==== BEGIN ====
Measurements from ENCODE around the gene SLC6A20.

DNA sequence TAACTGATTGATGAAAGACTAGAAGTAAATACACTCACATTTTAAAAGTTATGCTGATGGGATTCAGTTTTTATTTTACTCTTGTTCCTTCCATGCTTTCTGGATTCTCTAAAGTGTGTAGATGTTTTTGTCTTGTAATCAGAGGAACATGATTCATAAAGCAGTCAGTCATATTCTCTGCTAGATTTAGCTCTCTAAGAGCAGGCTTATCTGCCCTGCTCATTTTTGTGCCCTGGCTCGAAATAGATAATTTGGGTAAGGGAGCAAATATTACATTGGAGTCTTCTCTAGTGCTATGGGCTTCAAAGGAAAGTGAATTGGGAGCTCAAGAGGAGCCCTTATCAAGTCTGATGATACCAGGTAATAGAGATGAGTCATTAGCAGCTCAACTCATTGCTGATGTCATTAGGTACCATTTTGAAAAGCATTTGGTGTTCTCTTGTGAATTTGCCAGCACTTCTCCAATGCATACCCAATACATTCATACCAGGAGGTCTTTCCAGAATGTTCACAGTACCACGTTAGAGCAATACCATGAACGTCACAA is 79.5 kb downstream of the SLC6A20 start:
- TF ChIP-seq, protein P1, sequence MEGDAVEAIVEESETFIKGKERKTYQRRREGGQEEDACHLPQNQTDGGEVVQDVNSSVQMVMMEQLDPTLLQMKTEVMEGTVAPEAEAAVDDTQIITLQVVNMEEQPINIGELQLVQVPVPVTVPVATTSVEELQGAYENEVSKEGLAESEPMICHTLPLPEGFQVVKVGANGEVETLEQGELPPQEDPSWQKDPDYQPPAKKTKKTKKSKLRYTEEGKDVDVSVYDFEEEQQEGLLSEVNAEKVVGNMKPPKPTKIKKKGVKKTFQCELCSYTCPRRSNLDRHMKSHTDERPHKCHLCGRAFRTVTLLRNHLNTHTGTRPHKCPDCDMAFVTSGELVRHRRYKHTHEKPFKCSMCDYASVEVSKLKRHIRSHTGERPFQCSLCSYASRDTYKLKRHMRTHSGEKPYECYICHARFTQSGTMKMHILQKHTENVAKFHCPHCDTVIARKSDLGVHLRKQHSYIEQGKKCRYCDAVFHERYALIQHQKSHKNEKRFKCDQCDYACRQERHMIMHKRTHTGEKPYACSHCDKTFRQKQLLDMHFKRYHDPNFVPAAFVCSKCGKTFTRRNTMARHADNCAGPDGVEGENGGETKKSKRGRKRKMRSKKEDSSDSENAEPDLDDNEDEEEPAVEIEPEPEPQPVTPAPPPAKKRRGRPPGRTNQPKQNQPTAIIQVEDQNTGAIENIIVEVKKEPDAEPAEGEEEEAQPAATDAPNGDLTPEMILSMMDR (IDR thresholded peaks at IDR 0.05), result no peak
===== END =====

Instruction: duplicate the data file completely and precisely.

Measurements from ENCODE around the gene SLC6A20.

DNA sequence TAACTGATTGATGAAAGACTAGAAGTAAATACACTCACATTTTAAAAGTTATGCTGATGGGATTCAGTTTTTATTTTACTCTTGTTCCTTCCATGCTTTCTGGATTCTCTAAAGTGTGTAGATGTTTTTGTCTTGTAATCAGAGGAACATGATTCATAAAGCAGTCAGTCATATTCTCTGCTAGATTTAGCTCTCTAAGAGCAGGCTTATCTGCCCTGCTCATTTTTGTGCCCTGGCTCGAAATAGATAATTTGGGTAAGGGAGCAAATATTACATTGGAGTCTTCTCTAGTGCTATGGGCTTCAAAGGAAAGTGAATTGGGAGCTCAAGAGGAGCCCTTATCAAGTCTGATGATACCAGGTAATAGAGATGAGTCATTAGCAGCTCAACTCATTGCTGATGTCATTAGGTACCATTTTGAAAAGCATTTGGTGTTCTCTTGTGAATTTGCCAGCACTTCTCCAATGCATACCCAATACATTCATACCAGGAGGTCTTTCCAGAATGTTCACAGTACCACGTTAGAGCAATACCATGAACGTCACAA is 79.5 kb downstream of the SLC6A20 start:
- TF ChIP-seq, protein P1, sequence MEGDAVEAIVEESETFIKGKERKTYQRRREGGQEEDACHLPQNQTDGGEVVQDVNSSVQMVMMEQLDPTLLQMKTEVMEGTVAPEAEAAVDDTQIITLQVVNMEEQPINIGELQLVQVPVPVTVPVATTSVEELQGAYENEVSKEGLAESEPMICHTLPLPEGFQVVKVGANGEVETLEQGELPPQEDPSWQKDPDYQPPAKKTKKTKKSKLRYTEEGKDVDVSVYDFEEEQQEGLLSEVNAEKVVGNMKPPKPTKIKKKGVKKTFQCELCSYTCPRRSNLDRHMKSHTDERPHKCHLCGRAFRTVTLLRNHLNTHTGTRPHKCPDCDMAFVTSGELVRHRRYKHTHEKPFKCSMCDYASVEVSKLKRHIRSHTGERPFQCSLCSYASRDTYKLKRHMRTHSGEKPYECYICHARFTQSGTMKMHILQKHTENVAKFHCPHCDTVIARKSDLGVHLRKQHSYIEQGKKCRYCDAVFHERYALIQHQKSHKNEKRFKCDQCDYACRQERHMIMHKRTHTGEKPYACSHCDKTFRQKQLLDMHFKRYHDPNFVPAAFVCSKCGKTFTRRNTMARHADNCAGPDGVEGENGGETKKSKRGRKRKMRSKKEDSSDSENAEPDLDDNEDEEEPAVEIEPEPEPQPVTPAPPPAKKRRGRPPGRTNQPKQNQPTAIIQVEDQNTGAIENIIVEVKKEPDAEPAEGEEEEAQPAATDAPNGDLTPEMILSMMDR (IDR thresholded peaks at IDR 0.05), result no peak